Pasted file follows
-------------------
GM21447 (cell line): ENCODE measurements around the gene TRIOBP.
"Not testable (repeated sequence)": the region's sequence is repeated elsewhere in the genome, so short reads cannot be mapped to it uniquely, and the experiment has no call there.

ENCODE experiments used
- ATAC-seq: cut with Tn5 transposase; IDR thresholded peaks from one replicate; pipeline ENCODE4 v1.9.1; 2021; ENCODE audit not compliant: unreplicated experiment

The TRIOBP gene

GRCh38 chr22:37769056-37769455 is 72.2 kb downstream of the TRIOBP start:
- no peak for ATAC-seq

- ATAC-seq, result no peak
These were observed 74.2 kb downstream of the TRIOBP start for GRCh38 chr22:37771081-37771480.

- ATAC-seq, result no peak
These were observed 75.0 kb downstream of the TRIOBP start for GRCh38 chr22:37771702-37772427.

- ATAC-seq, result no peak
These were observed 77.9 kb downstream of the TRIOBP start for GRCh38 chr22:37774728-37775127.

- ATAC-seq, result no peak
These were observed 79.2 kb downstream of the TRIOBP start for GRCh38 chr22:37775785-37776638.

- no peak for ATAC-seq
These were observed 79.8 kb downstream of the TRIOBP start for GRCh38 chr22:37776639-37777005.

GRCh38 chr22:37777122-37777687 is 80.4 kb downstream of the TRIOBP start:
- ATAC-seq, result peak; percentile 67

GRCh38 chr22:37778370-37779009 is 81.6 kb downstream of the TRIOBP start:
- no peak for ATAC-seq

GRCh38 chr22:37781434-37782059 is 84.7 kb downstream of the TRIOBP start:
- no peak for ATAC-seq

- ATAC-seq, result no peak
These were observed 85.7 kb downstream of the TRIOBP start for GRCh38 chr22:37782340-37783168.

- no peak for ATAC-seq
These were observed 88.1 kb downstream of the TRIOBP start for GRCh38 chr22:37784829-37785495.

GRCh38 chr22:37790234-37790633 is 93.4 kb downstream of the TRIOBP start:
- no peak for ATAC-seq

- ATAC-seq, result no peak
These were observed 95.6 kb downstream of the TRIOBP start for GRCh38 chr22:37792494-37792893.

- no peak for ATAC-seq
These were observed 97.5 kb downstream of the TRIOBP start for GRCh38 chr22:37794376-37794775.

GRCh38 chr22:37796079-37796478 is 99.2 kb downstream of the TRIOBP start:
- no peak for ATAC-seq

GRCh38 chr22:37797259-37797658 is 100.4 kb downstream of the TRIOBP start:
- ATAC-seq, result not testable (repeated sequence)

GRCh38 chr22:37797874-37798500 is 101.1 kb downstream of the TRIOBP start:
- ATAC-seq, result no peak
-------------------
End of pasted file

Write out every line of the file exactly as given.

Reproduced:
GM21447 (cell line): ENCODE measurements around the gene TRIOBP.
"Not testable (repeated sequence)": the region's sequence is repeated elsewhere in the genome, so short reads cannot be mapped to it uniquely, and the experiment has no call there.

ENCODE experiments used
- ATAC-seq: cut with Tn5 transposase; IDR thresholded peaks from one replicate; pipeline ENCODE4 v1.9.1; 2021; ENCODE audit not compliant: unreplicated experiment

The TRIOBP gene

GRCh38 chr22:37769056-37769455 is 72.2 kb downstream of the TRIOBP start:
- no peak for ATAC-seq

- ATAC-seq, result no peak
These were observed 74.2 kb downstream of the TRIOBP start for GRCh38 chr22:37771081-37771480.

- ATAC-seq, result no peak
These were observed 75.0 kb downstream of the TRIOBP start for GRCh38 chr22:37771702-37772427.

- ATAC-seq, result no peak
These were observed 77.9 kb downstream of the TRIOBP start for GRCh38 chr22:37774728-37775127.

- ATAC-seq, result no peak
These were observed 79.2 kb downstream of the TRIOBP start for GRCh38 chr22:37775785-37776638.

- no peak for ATAC-seq
These were observed 79.8 kb downstream of the TRIOBP start for GRCh38 chr22:37776639-37777005.

GRCh38 chr22:37777122-37777687 is 80.4 kb downstream of the TRIOBP start:
- ATAC-seq, result peak; percentile 67

GRCh38 chr22:37778370-37779009 is 81.6 kb downstream of the TRIOBP start:
- no peak for ATAC-seq

GRCh38 chr22:37781434-37782059 is 84.7 kb downstream of the TRIOBP start:
- no peak for ATAC-seq

- ATAC-seq, result no peak
These were observed 85.7 kb downstream of the TRIOBP start for GRCh38 chr22:37782340-37783168.

- no peak for ATAC-seq
These were observed 88.1 kb downstream of the TRIOBP start for GRCh38 chr22:37784829-37785495.

GRCh38 chr22:37790234-37790633 is 93.4 kb downstream of the TRIOBP start:
- no peak for ATAC-seq

- ATAC-seq, result no peak
These were observed 95.6 kb downstream of the TRIOBP start for GRCh38 chr22:37792494-37792893.

- no peak for ATAC-seq
These were observed 97.5 kb downstream of the TRIOBP start for GRCh38 chr22:37794376-37794775.

GRCh38 chr22:37796079-37796478 is 99.2 kb downstream of the TRIOBP start:
- no peak for ATAC-seq

GRCh38 chr22:37797259-37797658 is 100.4 kb downstream of the TRIOBP start:
- ATAC-seq, result not testable (repeated sequence)

GRCh38 chr22:37797874-37798500 is 101.1 kb downstream of the TRIOBP start:
- ATAC-seq, result no peak